Wow, I missed a lot since my last comment. The point I am making is not that we should use shot based analysis only. Rather it that we need to account for variance in shooting percentages. So my way of doing it (as well as Eric T's prefered way) is to start with shot based analysis and then regress SH%.

Fournier, you point out that regressing towards the NHL mean shooting percentage is not ideal, since we know that some players are better shooters than others. This is of course true, and there are ways in which our regression can be refined. Eric talks more about this in this article

http://www.broadstreethockey.com/201...gression-goals
And there are many other variables that can be accounted for besides the ones that Eric looks at in that article. Competition, usage, teamates, and goaltending are the four obvious variables that a very smart person could tinker with and isolate from the talent in SH%.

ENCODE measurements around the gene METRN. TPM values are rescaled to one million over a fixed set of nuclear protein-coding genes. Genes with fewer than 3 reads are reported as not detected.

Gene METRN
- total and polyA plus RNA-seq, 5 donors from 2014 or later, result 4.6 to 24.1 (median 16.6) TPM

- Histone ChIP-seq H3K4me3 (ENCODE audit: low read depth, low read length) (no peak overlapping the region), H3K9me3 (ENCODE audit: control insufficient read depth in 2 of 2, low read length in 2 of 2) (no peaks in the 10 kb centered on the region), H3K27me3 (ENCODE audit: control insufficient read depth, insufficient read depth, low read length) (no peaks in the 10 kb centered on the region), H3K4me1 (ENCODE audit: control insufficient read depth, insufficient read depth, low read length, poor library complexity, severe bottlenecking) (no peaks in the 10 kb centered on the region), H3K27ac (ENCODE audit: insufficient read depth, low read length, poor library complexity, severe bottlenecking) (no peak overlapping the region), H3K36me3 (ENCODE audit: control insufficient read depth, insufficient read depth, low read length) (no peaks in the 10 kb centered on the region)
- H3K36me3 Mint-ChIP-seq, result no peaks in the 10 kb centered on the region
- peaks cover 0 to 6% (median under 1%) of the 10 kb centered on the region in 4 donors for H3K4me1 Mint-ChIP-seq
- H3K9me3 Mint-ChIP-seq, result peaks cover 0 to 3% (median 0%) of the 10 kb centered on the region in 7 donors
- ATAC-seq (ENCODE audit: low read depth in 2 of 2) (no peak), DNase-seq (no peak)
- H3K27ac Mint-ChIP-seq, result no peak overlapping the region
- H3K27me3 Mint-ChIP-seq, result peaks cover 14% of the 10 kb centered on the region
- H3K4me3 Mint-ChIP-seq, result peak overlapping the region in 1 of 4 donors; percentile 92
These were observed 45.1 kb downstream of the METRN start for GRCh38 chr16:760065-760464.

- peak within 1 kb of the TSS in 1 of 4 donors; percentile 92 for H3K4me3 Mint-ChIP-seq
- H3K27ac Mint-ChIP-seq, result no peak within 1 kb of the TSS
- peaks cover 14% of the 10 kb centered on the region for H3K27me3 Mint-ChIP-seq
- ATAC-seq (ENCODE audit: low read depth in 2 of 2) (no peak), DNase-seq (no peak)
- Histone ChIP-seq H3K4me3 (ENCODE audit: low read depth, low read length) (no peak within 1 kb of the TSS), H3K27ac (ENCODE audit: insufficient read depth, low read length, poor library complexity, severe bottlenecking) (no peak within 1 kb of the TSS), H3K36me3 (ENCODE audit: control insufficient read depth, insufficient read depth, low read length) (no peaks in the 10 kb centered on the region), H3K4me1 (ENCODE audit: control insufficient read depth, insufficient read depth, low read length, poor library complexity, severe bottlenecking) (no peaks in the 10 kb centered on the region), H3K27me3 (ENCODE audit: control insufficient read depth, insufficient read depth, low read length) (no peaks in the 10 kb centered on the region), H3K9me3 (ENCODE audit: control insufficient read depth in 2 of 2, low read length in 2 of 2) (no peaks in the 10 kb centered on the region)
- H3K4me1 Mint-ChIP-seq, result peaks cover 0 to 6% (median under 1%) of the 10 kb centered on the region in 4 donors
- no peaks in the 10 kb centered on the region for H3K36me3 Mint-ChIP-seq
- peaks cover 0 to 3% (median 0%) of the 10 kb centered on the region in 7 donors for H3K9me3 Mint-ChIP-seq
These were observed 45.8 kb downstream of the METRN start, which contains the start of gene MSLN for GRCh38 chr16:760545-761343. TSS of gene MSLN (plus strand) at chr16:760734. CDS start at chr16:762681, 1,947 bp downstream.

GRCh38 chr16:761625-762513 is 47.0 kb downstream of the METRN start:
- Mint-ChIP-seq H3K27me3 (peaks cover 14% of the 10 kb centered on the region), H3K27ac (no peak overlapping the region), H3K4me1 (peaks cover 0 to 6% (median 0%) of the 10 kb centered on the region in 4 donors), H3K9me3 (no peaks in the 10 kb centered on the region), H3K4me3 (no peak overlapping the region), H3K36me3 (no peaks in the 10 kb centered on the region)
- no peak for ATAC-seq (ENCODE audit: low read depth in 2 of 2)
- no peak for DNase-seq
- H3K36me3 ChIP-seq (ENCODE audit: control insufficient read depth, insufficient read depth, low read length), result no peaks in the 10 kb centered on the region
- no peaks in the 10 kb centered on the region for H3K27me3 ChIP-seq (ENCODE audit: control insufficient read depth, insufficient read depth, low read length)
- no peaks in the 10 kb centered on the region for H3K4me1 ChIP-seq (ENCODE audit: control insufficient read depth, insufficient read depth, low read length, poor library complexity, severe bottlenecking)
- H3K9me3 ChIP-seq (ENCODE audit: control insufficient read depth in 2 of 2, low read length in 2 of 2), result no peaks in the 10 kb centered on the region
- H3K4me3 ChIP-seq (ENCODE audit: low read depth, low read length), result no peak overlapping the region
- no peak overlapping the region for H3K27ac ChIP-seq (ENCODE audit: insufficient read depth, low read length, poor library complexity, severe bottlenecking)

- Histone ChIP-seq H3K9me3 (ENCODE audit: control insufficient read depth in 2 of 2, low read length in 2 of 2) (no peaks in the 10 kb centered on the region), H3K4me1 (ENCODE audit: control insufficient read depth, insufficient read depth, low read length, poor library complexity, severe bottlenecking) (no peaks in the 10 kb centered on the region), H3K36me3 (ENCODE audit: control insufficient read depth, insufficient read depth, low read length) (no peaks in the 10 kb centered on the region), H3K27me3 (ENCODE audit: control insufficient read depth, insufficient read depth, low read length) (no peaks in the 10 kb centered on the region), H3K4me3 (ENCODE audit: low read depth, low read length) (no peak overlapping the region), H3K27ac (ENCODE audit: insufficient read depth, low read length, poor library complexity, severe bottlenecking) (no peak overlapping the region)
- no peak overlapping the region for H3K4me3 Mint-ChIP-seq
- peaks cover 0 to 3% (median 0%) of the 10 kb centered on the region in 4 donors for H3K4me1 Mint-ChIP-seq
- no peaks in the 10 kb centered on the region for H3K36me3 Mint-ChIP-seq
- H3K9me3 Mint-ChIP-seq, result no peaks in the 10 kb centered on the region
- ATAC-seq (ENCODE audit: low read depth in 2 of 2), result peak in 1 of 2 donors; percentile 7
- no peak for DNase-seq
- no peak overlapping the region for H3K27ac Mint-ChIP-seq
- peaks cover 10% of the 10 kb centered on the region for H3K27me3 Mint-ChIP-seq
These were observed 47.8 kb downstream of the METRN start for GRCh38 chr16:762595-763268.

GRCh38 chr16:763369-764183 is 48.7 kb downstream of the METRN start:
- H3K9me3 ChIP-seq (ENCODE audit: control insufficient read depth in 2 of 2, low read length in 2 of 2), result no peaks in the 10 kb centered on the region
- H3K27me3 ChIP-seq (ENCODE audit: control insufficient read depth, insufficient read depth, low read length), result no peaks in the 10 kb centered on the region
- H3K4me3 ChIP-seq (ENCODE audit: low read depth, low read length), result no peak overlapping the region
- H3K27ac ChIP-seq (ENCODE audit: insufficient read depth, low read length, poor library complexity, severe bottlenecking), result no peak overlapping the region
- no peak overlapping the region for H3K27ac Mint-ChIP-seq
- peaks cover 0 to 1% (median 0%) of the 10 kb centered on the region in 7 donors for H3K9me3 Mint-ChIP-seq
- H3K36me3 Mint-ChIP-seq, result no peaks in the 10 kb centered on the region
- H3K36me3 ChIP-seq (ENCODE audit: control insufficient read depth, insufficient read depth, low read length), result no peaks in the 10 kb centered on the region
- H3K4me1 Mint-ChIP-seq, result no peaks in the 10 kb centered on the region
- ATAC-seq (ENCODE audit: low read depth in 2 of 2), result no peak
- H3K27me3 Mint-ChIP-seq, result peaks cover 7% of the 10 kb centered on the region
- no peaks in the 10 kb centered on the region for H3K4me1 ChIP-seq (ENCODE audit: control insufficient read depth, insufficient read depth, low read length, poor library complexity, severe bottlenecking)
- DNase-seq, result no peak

Let's remember that even if we regressed every player's SH% towards the league average SH%, our predicative power would still be great using these new regressed Shooting Percentage numbers combined with shot differentials compared to using strictly goal rates. But we would be foolish to not refine our regression and be more precise.

Taco, your point is spot on. A player's SH% regression should be refined based on sample size, usage, teamates, competition, etc. We can't be regressing everything to the league average SH%